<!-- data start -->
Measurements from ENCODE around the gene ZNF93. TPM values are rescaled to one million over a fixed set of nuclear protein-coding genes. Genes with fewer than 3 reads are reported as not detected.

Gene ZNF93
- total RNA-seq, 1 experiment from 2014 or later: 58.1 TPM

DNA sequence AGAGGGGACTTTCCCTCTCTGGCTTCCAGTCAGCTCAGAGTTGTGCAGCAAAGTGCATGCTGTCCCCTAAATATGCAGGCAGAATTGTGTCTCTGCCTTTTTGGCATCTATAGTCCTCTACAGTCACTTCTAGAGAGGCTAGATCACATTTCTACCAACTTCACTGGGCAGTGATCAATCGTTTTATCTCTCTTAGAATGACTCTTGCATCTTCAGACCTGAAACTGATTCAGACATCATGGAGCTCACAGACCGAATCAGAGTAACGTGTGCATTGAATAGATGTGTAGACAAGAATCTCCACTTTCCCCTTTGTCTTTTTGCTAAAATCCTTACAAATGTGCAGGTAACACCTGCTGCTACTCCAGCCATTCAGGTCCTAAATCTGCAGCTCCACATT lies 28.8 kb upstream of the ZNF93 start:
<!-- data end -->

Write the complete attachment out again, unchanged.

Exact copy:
Measurements from ENCODE around the gene ZNF93. TPM values are rescaled to one million over a fixed set of nuclear protein-coding genes. Genes with fewer than 3 reads are reported as not detected.

Gene ZNF93
- total RNA-seq, 1 experiment from 2014 or later: 58.1 TPM

DNA sequence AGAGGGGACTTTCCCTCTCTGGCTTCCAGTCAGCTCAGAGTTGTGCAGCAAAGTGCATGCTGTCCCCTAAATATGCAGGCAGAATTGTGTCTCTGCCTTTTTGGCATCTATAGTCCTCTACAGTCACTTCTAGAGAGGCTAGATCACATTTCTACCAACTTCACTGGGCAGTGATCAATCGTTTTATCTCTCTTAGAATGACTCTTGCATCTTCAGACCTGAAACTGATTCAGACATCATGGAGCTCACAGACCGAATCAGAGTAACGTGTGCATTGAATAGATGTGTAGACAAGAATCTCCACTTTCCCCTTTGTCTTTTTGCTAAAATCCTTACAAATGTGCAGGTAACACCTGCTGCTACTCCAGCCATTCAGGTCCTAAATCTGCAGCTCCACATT lies 28.8 kb upstream of the ZNF93 start: